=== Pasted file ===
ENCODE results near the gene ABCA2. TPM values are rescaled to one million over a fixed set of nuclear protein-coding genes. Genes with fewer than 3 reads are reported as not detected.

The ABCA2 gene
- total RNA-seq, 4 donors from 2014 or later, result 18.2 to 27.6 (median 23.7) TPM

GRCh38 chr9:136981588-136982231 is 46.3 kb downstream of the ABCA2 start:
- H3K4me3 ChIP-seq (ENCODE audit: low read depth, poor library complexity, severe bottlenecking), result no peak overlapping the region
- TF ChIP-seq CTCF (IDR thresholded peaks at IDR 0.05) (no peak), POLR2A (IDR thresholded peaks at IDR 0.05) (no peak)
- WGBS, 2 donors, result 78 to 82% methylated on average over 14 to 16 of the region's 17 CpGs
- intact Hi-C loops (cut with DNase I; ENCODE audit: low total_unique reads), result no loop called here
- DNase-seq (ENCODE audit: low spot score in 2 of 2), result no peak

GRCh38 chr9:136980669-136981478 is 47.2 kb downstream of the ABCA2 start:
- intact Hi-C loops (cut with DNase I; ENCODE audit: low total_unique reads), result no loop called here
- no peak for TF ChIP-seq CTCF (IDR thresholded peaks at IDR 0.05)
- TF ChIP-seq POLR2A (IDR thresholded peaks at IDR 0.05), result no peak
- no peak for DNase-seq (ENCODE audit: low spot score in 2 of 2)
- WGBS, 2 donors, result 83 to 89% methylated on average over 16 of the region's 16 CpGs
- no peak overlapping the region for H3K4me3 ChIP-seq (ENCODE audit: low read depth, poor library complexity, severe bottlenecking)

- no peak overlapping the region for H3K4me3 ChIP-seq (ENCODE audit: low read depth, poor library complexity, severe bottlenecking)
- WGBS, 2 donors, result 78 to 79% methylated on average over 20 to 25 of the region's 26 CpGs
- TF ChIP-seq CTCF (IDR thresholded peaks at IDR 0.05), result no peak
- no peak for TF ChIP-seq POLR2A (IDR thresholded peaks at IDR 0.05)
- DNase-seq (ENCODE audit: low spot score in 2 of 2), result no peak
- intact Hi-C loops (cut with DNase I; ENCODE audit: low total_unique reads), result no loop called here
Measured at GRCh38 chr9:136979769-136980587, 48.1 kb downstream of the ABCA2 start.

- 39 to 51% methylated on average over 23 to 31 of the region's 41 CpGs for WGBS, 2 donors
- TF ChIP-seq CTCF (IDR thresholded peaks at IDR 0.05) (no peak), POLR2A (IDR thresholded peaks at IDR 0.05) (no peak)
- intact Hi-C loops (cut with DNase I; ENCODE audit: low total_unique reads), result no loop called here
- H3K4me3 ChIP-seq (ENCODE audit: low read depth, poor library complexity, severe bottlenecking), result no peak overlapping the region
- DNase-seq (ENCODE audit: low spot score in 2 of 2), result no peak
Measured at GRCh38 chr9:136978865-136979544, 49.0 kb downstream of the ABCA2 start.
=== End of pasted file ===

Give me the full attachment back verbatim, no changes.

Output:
ENCODE results near the gene ABCA2. TPM values are rescaled to one million over a fixed set of nuclear protein-coding genes. Genes with fewer than 3 reads are reported as not detected.

The ABCA2 gene
- total RNA-seq, 4 donors from 2014 or later, result 18.2 to 27.6 (median 23.7) TPM

GRCh38 chr9:136981588-136982231 is 46.3 kb downstream of the ABCA2 start:
- H3K4me3 ChIP-seq (ENCODE audit: low read depth, poor library complexity, severe bottlenecking), result no peak overlapping the region
- TF ChIP-seq CTCF (IDR thresholded peaks at IDR 0.05) (no peak), POLR2A (IDR thresholded peaks at IDR 0.05) (no peak)
- WGBS, 2 donors, result 78 to 82% methylated on average over 14 to 16 of the region's 17 CpGs
- intact Hi-C loops (cut with DNase I; ENCODE audit: low total_unique reads), result no loop called here
- DNase-seq (ENCODE audit: low spot score in 2 of 2), result no peak

GRCh38 chr9:136980669-136981478 is 47.2 kb downstream of the ABCA2 start:
- intact Hi-C loops (cut with DNase I; ENCODE audit: low total_unique reads), result no loop called here
- no peak for TF ChIP-seq CTCF (IDR thresholded peaks at IDR 0.05)
- TF ChIP-seq POLR2A (IDR thresholded peaks at IDR 0.05), result no peak
- no peak for DNase-seq (ENCODE audit: low spot score in 2 of 2)
- WGBS, 2 donors, result 83 to 89% methylated on average over 16 of the region's 16 CpGs
- no peak overlapping the region for H3K4me3 ChIP-seq (ENCODE audit: low read depth, poor library complexity, severe bottlenecking)

- no peak overlapping the region for H3K4me3 ChIP-seq (ENCODE audit: low read depth, poor library complexity, severe bottlenecking)
- WGBS, 2 donors, result 78 to 79% methylated on average over 20 to 25 of the region's 26 CpGs
- TF ChIP-seq CTCF (IDR thresholded peaks at IDR 0.05), result no peak
- no peak for TF ChIP-seq POLR2A (IDR thresholded peaks at IDR 0.05)
- DNase-seq (ENCODE audit: low spot score in 2 of 2), result no peak
- intact Hi-C loops (cut with DNase I; ENCODE audit: low total_unique reads), result no loop called here
Measured at GRCh38 chr9:136979769-136980587, 48.1 kb downstream of the ABCA2 start.

- 39 to 51% methylated on average over 23 to 31 of the region's 41 CpGs for WGBS, 2 donors
- TF ChIP-seq CTCF (IDR thresholded peaks at IDR 0.05) (no peak), POLR2A (IDR thresholded peaks at IDR 0.05) (no peak)
- intact Hi-C loops (cut with DNase I; ENCODE audit: low total_unique reads), result no loop called here
- H3K4me3 ChIP-seq (ENCODE audit: low read depth, poor library complexity, severe bottlenecking), result no peak overlapping the region
- DNase-seq (ENCODE audit: low spot score in 2 of 2), result no peak
Measured at GRCh38 chr9:136978865-136979544, 49.0 kb downstream of the ABCA2 start.